Diagram Design Tips - The Secrets of Indexes & Foreign Keys

Indexes and foreign keys are great tools when confronted with large databases. They can be the answer to a good design and
great performance. In this article,, I will go through some tips that helped me understand how to use these tools efficiently
and streamline my work with complex databases.

Foreign Keys

It’s a common mistake to avoid creating foreign keys in a database because they negatively impact the performance.
It is true that foreign keys will impact INSERT, UPDATE and DELETE statements because they are data checking,
but they improve the overall performance of a database.

The main benefit of foreign keys is that they enforce data consistency, meaning that they keep the database clean.

As an example, consider the two tables below. If the two are missing foreign keys, and we delete a department, then the
employees associated with it will remain in the employee table as “bad records”. These scenarios happens very often and
leads to a database full of junk that decreases performance.

Without foreign keys:


With foreign keys:



An index for a database is like a table of contents for a book. Searching for data based on a column that is part of the
index will allow us to make use of the index to quickly access the record.

Consider the employee table with an index on firstname. Executing the query below will use this index.

SELECT * from employees WHERE firstname = ?

Important things to know about indexes:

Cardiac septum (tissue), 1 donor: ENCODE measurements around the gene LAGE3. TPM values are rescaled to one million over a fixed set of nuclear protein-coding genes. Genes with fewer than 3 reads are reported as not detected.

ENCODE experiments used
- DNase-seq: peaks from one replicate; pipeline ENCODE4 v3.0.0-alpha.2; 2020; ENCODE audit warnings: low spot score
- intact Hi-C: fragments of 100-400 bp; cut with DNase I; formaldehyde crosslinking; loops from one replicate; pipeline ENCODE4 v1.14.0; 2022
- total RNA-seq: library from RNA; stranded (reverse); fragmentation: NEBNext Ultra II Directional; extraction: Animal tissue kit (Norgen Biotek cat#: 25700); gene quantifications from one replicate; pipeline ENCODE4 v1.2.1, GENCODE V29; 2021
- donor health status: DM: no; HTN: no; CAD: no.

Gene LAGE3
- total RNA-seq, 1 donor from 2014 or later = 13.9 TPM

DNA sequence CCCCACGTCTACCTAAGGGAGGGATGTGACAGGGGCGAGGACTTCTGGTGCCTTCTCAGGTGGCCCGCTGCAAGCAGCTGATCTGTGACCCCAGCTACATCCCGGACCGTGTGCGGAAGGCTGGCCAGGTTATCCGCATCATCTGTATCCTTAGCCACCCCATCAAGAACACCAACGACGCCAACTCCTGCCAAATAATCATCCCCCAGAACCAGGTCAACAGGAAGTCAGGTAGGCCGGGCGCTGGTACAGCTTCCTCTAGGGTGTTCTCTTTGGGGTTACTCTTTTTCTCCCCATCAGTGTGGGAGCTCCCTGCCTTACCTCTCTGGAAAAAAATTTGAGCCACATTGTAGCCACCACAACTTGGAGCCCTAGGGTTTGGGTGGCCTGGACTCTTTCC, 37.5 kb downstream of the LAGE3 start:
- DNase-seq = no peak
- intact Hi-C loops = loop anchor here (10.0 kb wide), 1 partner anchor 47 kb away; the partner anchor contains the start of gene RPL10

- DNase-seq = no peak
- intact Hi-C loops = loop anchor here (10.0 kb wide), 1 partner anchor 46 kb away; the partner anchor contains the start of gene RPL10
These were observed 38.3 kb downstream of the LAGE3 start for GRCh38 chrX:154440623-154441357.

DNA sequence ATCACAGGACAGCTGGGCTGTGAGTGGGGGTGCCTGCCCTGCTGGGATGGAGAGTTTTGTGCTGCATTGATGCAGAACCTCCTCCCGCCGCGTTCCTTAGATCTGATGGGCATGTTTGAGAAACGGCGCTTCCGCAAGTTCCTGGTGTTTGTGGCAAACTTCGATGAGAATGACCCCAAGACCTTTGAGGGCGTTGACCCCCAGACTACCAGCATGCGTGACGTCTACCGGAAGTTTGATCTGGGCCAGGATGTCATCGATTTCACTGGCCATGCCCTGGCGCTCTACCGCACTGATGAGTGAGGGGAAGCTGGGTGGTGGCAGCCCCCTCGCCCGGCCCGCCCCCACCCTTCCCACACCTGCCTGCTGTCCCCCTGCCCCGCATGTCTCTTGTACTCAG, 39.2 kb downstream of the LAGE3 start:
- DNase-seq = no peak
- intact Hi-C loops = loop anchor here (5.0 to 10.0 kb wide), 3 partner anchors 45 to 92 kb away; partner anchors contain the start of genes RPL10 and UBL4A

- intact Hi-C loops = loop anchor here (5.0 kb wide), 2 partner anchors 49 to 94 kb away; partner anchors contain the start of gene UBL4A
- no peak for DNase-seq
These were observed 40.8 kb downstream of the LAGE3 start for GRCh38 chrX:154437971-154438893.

1.Databases Only Use One Index per Table and Query

Let’s say we create two indexes on the employee table, idx_firstname and idx_lastname. If we execute the query below,
the database will decide to use only one of the two indexes.

SELECT * from employees WHERE firstname = ? and lastname=? 

2.Index Comparison

When executing a query, the database will compare the indexes with regard to the number of different entries that they contain.

For example, if we have 2,000 different records in for firstname and 5,000 different records for lastname, it is more probable
that using the lastname index will return a smaller number of rows that fit our search criteria. Therefore, it will use that index.

3.Composite Indexes

An index that contains two or more columns is a composite index. When using a composite index, the query should always
contain the first column of the index.
For example, consider we have the index idx(firstname, lastname). This index will work perfectly on the next query:

SELECT * from employees WHERE firstname = ? and lastname=?

But won’t work for this one:

SELECT * from employees WHERE lastname=?

4.Clustered Indexes

Giving the analogy from the beginning, in a clustered index, the table of contents is located at the end of the book.
In a non-clustered index, the table of contents is located in a different place, outside the book.
Clustered indexes are recommended when you have fewer updates in your data.

When creating a clustered index, the table itself becomes the index.


On the left side of the employees table, we can see how the indexes have different notations.
The employee_id is a primary key, firstname and lastname form a composite index, while deparment_id is a unique index.


Foreign keys are useful for keeping a database clean and won’t affect the SELECT statements.
Indexes help you quickly browse the database and find the data you need. Knowing how and when to use them will improve database performance and make your work easier.

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